3. V-Tol/Mark Murphy: Crash and Burn

Mark Murphy has created a piece clearly structured around the concept of the rock concert. With a drum section on a military scale taking pride of place at the front of the stage, the piece starts with the drummer walking casually up to his instrument, under a spotlight. Musically, and up to the closing moment, Nic Murcott will explore exhaustively all the clichés and rhythms of rock and pop, with one or more slight incursions into African polyrhythms. In the meantime, the dances James Hewitt, Keely Mancini, Mark Murphy and Kristina Page throw themselves into what we could described as a “Young” choreography, in the “Cool-Youth-Club-Against-The-Consumer-Society” sense of the word. Clearly inspired by the offerings of La-La-La Human Steps, things don’t go too badly as long as they are merely exploring movements: they are nothing special, but at least they don’t fall into the trap of pretentiousness, and are convincingly executed. The problem is that the piece, being a “Youth” piece, has to have a message. And that is where it comes really unstuck. Obviously the male and female dancers join up in heterosexual couples and knock each other about before making love and then knock each other about some more and so on. In the meantime, the drum kit nearly falls apart and the drummer’s technical limitations begin to have effect on the peripheral nervous system of the audience. The choreography ends as it began, which is to say there is nothing to be done. And dance in England still appears to be stuck in the doldrums.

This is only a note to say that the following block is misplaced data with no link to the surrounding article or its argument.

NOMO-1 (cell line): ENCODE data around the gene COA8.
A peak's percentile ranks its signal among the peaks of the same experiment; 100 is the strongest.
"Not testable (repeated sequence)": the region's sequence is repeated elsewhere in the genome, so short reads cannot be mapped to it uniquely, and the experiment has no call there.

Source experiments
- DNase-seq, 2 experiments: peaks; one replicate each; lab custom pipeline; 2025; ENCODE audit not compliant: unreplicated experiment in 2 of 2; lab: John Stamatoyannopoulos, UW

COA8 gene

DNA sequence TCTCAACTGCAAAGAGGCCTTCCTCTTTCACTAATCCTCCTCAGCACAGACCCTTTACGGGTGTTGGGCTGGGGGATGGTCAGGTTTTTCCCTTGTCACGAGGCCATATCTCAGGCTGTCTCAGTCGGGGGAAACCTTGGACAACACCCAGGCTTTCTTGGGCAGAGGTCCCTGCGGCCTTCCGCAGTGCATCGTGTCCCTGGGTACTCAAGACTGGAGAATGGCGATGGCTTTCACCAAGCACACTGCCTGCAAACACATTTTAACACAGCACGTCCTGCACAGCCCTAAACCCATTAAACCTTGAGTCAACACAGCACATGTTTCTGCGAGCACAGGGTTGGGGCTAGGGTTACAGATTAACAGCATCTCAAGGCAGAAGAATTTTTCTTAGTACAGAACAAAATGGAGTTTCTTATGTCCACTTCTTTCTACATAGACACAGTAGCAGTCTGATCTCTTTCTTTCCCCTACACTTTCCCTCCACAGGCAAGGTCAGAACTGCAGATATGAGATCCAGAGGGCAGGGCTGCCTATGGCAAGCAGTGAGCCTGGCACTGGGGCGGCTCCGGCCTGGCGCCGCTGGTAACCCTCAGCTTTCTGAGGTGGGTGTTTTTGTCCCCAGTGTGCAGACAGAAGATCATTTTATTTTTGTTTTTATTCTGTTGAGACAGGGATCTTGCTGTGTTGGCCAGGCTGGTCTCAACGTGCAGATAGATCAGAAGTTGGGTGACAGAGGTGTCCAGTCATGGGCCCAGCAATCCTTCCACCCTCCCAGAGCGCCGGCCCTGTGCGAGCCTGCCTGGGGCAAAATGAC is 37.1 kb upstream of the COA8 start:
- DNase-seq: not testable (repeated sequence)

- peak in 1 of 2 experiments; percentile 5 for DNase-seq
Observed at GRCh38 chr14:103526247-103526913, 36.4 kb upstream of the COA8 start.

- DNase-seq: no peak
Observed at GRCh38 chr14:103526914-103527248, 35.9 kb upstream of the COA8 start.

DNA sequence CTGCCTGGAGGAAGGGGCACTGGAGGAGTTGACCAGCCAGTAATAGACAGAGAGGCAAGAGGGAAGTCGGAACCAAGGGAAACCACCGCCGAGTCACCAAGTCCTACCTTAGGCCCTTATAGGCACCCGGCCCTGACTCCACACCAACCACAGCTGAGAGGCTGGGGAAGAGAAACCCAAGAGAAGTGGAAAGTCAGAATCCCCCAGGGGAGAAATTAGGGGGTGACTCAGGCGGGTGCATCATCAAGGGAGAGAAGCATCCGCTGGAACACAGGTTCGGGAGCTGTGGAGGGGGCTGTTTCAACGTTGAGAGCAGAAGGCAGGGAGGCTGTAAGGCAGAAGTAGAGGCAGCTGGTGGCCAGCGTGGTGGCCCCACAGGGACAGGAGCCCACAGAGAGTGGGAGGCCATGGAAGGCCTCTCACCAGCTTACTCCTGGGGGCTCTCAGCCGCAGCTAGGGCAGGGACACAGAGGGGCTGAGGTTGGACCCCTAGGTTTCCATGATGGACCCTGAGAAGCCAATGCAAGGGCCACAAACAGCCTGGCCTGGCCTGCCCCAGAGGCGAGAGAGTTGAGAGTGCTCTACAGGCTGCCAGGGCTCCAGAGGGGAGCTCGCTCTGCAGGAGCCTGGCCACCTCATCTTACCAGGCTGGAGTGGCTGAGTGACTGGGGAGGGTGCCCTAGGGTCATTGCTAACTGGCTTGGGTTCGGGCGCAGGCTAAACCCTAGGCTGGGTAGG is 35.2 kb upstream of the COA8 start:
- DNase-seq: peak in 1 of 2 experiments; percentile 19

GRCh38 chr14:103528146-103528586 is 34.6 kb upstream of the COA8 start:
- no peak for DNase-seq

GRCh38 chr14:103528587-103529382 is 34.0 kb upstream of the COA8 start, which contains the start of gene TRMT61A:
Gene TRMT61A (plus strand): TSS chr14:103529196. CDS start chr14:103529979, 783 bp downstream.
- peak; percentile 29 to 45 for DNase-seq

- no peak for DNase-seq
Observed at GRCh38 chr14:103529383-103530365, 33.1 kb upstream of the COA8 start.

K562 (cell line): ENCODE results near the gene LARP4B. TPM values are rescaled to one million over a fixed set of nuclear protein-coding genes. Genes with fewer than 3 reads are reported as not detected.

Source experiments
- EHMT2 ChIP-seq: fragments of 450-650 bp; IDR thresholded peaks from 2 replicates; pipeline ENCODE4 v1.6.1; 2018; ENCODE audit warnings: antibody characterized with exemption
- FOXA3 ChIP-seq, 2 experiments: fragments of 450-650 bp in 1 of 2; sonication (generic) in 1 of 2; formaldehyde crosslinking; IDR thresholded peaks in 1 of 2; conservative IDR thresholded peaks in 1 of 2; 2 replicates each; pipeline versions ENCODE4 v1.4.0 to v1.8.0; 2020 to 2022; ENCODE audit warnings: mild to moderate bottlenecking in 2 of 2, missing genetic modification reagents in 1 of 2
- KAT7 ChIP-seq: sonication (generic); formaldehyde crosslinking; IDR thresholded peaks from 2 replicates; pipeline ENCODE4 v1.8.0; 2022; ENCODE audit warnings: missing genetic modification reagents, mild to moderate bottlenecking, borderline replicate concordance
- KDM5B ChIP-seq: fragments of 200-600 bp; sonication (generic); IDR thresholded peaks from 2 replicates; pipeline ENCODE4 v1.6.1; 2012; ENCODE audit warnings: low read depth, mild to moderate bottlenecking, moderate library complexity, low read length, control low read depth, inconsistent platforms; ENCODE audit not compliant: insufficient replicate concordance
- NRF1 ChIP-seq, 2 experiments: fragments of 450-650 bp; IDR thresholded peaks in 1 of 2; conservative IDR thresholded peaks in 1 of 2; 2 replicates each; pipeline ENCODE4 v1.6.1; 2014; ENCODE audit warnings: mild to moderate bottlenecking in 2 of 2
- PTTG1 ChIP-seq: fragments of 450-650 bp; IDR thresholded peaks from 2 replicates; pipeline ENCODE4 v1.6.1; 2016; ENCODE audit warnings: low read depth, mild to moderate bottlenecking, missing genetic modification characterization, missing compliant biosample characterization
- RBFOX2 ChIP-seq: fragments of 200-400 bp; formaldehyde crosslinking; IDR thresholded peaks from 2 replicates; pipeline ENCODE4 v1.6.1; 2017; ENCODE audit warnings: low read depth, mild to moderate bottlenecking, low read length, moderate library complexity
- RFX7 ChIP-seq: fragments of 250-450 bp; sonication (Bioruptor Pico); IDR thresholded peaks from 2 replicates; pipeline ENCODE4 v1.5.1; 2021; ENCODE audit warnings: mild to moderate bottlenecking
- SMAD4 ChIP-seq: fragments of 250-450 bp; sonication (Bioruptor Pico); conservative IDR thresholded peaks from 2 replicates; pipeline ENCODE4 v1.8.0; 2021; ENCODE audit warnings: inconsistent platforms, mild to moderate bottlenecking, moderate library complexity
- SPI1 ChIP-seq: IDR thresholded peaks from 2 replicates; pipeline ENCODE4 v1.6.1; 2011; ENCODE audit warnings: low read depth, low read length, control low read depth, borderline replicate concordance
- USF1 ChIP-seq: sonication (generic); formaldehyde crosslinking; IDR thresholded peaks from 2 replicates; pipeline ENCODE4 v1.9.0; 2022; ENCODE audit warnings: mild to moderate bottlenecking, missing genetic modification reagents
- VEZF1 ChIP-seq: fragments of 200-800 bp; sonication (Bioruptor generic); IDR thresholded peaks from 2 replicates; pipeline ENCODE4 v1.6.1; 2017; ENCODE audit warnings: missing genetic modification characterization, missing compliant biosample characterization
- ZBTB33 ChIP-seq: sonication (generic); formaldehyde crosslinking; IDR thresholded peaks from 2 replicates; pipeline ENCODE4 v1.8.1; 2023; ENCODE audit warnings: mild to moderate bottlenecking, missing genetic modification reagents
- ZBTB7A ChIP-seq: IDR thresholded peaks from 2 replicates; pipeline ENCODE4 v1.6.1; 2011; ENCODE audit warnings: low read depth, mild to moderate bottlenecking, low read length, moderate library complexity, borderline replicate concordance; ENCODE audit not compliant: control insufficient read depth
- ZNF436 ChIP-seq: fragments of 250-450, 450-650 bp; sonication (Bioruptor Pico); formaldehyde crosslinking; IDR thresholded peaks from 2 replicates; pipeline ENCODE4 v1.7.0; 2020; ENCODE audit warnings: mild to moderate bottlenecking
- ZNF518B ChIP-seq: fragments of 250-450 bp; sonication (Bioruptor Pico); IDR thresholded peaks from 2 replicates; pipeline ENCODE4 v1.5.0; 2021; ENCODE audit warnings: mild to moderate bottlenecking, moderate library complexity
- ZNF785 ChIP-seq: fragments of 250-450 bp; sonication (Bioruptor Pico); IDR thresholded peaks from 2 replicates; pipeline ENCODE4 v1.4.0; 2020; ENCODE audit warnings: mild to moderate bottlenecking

4. Jan Fabre: Sweet Temptations

Jan Fabre is a case apart. Firstly because he has once again managed to hit a nerve with the Belgian audience, which despite clapping politely at everything was unable to restrain itself from some energetic booing at the end of a performance lasting three hours and twenty minutes. And there was of course some energetic cheering, and a lot, a lot of people slinking out before the end. Why this particular interest in the audience’s reaction? Because it is precisely this reaction that interests Jan Fabre as an artist. His pieces are no more than a cruel, intelligent, sadistic and perfect exercise in testing the endurance of the public (and the performer) as he pushes back the limits of each tiny fraction of the performance. Sweet Temptations is a cruel satire. It spits in the eye of the Western world. It derives basically from two confrontations. On the visual level, the imposition of a poetics of symmetry and its deconstruction into (literally) orgiastic chaos. In terms of content, the confrontation between knowledge (personified in the amorphous body of Stephen Hawking) and demented pleasure (the monkeying around of It’s a Knockout!, hooligan chants, rock mega-concerts, gambling).

It is a performance which overwhelms the spectator. Or rather: it saturates him, pulls him to shreds, gets on his nerves. In this and in the astoundingly impressive precision of the staging (there is nothing – not even chaos – which does not function with the precision of a perfect machine) resides Fabre’s genius. But the self-proclamation of his genius as folklore is his undoing. This fragmentary collage of excesses is nothing more than a caricature of what it is to be Fabre; its rudimentary exploration of ideological content is his Achilles’ heel.